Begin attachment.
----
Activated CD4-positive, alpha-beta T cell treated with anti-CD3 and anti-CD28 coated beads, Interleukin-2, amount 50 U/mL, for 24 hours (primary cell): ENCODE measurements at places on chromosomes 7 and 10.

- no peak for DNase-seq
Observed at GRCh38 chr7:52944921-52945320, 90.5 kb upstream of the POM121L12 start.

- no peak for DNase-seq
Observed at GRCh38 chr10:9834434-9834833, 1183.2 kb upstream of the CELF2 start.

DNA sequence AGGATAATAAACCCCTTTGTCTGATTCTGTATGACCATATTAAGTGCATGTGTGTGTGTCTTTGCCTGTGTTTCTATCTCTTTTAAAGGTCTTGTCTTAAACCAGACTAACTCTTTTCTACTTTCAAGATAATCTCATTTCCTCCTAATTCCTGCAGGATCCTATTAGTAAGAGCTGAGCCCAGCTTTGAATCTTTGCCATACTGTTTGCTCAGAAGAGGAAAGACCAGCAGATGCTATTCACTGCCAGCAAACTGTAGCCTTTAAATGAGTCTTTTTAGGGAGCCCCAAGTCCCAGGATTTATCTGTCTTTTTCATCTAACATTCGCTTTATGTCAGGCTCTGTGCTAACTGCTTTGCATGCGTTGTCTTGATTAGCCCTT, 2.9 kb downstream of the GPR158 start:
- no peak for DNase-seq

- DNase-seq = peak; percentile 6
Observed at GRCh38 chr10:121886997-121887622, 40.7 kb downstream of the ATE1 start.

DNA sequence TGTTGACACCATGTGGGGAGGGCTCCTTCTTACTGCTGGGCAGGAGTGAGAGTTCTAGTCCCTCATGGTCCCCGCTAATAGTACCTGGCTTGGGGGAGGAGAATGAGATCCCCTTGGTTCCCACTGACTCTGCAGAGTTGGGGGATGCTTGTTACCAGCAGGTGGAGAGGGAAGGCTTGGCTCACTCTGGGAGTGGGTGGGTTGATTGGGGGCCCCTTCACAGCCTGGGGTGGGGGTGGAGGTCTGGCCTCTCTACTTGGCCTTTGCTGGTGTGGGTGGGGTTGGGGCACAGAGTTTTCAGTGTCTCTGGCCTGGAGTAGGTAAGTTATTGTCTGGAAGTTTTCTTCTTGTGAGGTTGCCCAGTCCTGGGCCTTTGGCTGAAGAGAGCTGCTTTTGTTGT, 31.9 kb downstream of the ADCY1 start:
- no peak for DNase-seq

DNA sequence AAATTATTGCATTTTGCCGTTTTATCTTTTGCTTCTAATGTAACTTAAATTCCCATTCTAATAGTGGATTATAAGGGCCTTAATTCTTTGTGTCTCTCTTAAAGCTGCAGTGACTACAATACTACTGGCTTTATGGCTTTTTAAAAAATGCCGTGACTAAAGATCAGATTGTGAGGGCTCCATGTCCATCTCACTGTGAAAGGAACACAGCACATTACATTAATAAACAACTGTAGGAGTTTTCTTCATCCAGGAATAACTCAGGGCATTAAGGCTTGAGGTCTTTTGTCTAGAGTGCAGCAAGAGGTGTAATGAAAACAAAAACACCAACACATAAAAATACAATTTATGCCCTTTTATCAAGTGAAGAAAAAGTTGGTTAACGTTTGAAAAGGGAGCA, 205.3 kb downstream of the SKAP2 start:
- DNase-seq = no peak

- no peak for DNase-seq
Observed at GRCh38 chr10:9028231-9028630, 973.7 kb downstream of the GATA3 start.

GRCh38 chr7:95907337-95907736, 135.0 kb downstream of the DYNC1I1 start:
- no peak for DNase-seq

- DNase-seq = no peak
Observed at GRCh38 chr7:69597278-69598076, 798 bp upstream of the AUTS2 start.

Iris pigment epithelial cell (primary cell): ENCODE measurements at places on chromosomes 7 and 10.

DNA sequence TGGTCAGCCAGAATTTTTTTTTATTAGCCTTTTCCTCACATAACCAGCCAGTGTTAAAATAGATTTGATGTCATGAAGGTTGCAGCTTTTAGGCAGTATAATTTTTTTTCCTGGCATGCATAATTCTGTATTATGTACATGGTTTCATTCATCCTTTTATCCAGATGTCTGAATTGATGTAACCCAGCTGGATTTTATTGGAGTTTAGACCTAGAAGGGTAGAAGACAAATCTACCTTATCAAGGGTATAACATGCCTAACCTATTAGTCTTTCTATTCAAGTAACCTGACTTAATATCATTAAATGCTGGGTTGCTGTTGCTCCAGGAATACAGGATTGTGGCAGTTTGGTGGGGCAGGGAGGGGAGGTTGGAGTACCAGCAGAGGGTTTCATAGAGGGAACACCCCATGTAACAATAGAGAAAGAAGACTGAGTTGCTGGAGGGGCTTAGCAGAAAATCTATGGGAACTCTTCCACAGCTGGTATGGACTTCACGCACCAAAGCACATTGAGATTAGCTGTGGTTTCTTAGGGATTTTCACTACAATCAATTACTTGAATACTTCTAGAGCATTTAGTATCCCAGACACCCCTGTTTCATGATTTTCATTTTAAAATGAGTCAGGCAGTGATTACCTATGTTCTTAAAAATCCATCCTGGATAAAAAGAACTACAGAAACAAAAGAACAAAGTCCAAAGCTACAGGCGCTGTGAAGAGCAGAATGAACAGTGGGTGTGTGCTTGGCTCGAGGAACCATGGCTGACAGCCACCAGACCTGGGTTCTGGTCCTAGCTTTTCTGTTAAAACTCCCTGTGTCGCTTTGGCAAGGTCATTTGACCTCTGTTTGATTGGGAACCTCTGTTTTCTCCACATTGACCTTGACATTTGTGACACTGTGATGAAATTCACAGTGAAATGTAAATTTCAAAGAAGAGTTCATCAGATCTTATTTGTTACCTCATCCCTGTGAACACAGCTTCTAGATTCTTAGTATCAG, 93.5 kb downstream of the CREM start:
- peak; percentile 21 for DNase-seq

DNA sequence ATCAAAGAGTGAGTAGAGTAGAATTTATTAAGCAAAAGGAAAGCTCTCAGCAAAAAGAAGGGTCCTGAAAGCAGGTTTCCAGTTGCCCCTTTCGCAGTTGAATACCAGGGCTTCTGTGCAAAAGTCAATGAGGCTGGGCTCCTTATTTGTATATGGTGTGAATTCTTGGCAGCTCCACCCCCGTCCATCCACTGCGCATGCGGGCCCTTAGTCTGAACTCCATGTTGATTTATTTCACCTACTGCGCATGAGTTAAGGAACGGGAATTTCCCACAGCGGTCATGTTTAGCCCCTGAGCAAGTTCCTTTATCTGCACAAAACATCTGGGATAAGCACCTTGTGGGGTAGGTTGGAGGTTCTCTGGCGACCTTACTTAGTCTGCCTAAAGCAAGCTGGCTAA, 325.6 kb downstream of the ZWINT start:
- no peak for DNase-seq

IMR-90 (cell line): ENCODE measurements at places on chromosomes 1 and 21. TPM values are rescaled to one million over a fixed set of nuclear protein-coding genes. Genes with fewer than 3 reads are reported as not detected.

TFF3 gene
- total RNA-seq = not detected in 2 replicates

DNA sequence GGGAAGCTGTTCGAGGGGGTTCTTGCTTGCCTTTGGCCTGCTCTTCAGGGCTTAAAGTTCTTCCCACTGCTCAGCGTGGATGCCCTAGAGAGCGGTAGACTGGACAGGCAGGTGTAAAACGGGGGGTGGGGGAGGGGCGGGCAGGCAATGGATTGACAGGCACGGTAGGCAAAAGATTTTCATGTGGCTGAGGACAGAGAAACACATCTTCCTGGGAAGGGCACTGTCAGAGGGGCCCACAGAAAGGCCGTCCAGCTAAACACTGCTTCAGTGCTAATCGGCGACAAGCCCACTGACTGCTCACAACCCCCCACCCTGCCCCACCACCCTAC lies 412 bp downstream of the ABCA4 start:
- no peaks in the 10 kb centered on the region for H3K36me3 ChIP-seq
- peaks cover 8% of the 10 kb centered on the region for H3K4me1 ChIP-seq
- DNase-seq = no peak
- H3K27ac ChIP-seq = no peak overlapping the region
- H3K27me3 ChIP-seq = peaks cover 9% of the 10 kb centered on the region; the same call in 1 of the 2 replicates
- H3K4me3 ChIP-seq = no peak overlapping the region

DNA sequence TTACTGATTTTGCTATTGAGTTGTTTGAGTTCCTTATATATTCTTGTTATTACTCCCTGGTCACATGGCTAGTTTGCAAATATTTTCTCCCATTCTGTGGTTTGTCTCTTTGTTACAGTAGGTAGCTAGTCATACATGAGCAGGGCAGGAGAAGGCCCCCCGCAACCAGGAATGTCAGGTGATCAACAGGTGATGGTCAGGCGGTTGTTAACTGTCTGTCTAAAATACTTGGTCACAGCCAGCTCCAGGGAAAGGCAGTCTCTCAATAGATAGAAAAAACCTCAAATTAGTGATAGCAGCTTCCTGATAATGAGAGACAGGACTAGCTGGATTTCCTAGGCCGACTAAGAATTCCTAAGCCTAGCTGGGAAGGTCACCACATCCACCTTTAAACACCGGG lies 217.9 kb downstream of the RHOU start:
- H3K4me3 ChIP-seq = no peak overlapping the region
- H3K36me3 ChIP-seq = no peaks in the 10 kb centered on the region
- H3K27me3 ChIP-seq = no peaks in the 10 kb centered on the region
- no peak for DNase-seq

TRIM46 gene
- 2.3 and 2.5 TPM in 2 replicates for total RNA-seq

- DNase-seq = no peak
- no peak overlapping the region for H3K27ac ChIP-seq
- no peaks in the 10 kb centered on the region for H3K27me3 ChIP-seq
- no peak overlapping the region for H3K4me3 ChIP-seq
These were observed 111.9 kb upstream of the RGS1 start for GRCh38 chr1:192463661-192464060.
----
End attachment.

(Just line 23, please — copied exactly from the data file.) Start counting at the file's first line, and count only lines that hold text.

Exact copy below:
DNA sequence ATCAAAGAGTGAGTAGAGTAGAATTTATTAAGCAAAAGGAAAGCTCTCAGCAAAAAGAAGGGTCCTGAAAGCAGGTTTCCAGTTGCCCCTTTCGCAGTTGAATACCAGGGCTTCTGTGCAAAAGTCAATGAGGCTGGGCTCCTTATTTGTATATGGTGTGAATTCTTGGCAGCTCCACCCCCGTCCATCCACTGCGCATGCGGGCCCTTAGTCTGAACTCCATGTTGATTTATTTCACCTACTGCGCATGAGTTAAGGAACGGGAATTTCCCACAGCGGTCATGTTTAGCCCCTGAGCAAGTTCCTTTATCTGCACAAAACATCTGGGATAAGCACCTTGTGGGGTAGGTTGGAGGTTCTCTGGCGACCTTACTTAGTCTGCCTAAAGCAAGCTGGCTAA, 325.6 kb downstream of the ZWINT start: